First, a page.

This is what Jackson had to say about Campbell: "He played flawless. He played almost as good as you can play as a quarterback in our league. Led us to some very impressive wins. And I look forward to him doing the same thing this year in our system, same system, opportunity to go out with the same teammates, OK, and go out and play the way we know he can play.”
Wow. Flawless? Almost as good as you can play as a quarterback in our league?
It made us curious. ESPN’s Stats & Information crunched the numbers to see if Jackson was just being an enthusiastic new coach and supportive of his quarterback or if Campbell really played at an elite level down the stretch.
The results? Settle down a bit, coach. Yes, Campbell was good, but he was mostly above average.
Let’s check out some of the numbers that ESPN Stats & Information came up with by comparing Campbell’s play in the final five games of the season compared to some of the better quarterbacks in the NFL:
Campbell completed 64.7 of his passes, had a passer rating of 96.4 and averaged 7.7 yards per attempt in the final five games. Those were all above the league average. His passer rating in the final five games was fifth in the NFL, but it was nearly 30 points lower than New England’s Tom Brady, who led the league during that time period.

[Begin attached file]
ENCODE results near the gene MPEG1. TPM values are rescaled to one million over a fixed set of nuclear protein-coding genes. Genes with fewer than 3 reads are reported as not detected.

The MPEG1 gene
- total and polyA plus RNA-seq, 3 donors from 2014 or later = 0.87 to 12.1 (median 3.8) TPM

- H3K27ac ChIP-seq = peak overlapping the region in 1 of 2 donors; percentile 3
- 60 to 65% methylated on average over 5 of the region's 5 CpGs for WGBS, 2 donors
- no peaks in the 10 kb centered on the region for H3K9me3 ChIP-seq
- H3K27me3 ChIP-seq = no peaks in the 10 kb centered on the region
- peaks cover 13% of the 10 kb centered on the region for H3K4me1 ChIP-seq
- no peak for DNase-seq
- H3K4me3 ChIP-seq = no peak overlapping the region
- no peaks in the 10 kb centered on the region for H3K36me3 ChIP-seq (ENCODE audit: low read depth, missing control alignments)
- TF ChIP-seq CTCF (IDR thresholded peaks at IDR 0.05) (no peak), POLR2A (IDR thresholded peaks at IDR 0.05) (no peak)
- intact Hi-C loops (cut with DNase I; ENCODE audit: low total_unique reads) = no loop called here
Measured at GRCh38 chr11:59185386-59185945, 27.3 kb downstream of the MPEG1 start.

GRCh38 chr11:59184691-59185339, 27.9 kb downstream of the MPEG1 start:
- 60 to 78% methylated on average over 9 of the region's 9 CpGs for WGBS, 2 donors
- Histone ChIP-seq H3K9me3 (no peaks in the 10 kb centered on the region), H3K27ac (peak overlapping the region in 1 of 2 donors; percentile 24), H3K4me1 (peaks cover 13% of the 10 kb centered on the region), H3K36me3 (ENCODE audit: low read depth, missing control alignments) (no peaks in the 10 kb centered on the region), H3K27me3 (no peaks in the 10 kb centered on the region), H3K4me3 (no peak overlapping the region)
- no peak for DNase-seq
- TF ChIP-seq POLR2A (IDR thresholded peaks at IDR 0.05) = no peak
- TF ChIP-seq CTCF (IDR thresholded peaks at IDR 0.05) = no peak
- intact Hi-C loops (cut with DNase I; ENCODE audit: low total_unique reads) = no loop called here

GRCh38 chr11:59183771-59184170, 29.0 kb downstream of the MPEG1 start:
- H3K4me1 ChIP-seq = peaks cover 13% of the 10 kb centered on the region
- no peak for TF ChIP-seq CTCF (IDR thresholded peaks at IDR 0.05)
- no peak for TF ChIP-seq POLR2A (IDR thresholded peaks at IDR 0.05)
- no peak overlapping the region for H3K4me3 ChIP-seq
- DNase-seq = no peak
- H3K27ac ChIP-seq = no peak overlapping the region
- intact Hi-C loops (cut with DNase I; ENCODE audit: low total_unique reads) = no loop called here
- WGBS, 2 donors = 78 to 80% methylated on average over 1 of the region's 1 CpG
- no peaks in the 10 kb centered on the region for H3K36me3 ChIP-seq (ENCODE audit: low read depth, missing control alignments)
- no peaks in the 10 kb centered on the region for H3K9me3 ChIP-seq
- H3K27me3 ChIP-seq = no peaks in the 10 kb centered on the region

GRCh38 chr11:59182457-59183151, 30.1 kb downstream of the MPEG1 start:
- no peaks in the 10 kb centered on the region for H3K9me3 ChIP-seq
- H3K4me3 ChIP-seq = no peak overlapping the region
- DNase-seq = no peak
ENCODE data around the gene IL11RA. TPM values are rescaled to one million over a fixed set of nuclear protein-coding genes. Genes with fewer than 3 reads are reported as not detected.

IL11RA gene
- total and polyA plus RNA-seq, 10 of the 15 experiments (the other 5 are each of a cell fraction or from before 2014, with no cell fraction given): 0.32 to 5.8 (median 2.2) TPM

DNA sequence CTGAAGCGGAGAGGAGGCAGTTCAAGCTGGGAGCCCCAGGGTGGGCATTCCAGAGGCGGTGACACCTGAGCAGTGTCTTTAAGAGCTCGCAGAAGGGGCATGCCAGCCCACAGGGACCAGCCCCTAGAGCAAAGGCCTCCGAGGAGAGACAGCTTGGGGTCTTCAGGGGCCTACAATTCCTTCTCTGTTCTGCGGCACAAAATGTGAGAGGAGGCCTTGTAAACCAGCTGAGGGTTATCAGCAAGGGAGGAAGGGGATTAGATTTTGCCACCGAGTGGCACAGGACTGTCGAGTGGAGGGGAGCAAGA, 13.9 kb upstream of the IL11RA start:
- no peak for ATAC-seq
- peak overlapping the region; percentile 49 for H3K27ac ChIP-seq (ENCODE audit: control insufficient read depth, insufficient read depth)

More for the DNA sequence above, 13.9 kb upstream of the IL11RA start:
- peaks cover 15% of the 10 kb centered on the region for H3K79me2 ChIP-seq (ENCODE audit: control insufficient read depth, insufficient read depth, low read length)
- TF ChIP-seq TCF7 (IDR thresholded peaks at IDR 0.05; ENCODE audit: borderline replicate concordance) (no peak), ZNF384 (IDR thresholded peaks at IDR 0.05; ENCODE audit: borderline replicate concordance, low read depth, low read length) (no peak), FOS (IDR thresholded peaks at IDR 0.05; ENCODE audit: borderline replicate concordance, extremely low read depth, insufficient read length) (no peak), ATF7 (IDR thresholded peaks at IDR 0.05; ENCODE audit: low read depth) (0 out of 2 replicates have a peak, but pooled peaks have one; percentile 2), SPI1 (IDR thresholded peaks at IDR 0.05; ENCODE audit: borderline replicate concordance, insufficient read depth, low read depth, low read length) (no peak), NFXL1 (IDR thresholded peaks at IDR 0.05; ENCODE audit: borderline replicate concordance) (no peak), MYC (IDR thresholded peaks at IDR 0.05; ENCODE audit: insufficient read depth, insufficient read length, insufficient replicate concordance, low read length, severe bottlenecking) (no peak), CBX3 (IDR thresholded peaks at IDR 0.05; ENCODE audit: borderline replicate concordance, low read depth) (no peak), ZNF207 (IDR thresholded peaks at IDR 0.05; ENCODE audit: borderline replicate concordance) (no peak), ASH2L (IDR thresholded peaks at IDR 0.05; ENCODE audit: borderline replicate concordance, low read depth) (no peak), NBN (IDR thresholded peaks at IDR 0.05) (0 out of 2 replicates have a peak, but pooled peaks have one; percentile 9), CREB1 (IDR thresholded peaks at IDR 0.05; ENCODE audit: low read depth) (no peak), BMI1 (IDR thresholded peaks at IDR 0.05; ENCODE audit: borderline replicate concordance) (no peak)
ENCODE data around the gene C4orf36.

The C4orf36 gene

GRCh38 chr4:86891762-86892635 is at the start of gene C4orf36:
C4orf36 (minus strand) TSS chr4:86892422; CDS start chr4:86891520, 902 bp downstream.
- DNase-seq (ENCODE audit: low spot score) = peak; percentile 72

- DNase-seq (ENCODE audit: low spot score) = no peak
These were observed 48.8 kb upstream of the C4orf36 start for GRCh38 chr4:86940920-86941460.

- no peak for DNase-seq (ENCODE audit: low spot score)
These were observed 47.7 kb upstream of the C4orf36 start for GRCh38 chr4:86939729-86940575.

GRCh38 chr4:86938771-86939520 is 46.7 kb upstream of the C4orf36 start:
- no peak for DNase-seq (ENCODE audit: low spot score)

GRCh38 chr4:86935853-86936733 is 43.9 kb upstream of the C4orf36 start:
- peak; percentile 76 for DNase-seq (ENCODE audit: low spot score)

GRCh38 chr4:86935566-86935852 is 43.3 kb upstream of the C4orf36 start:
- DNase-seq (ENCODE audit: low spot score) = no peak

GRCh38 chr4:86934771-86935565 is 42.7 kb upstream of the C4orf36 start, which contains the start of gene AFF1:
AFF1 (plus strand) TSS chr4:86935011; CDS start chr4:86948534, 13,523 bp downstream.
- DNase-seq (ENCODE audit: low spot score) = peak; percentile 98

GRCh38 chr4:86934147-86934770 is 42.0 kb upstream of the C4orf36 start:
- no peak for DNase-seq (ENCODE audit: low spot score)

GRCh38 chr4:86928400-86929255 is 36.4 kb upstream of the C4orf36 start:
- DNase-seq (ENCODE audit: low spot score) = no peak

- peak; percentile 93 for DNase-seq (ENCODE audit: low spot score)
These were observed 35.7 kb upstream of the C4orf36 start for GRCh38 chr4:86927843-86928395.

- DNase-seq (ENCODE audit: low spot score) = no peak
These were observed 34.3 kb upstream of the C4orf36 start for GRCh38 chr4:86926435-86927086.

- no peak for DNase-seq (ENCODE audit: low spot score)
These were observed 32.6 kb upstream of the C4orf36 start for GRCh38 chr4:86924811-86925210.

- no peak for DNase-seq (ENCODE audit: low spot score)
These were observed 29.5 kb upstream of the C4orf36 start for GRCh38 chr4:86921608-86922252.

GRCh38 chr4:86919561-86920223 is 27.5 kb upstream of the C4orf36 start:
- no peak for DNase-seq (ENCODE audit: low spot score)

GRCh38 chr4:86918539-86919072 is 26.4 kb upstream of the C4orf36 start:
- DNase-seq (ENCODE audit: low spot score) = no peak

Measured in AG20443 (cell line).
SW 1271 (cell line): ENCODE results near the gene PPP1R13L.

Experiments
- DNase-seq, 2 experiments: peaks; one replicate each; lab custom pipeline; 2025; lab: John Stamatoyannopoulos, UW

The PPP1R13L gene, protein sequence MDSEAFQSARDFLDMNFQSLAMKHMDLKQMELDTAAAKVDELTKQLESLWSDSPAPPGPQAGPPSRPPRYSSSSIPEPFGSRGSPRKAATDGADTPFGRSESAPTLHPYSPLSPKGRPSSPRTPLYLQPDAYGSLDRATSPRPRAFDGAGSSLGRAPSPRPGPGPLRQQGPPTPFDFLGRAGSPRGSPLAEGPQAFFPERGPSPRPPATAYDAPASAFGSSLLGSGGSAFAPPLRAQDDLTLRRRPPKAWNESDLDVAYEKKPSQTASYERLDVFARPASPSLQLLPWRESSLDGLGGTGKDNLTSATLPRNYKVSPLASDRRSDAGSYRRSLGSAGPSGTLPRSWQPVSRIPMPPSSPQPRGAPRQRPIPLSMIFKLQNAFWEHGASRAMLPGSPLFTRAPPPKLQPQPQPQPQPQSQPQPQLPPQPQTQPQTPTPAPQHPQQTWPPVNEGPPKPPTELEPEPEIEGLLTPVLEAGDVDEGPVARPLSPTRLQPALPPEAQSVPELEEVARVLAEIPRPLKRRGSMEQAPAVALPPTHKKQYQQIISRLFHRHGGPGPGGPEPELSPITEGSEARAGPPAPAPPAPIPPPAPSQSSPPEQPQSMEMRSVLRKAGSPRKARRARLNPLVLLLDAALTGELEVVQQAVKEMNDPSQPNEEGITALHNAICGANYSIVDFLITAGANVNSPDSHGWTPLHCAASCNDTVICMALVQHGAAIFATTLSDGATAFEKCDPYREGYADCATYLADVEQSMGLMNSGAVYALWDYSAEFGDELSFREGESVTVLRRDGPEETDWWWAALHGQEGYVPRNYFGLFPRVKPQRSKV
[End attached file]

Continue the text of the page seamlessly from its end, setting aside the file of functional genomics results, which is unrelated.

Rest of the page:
Comparing Campbell’s statistics in the final five games to Brady’s and Green Bay’s Aaron Rodgers showed that Campbell was far behind both players in nearly every major statistic studied.
Still, Campbell improved down the stretch. His completion percentage, touchdown-interception ratio, passer rating and drop-back sack percentage (which were the second worst in the NFL in the first eight games) all improved in the final five games. Campbell also got much better with passes of 14 yards or fewer down the stretch.
There is reason to be excited about Campbell, but the notion that he was playing perfectly is a stretch. You can’t blame Jackson for pumping up his guy. But it would be inaccurate to believe that Campbell was playing as well as any quarterback in the league at season’s end.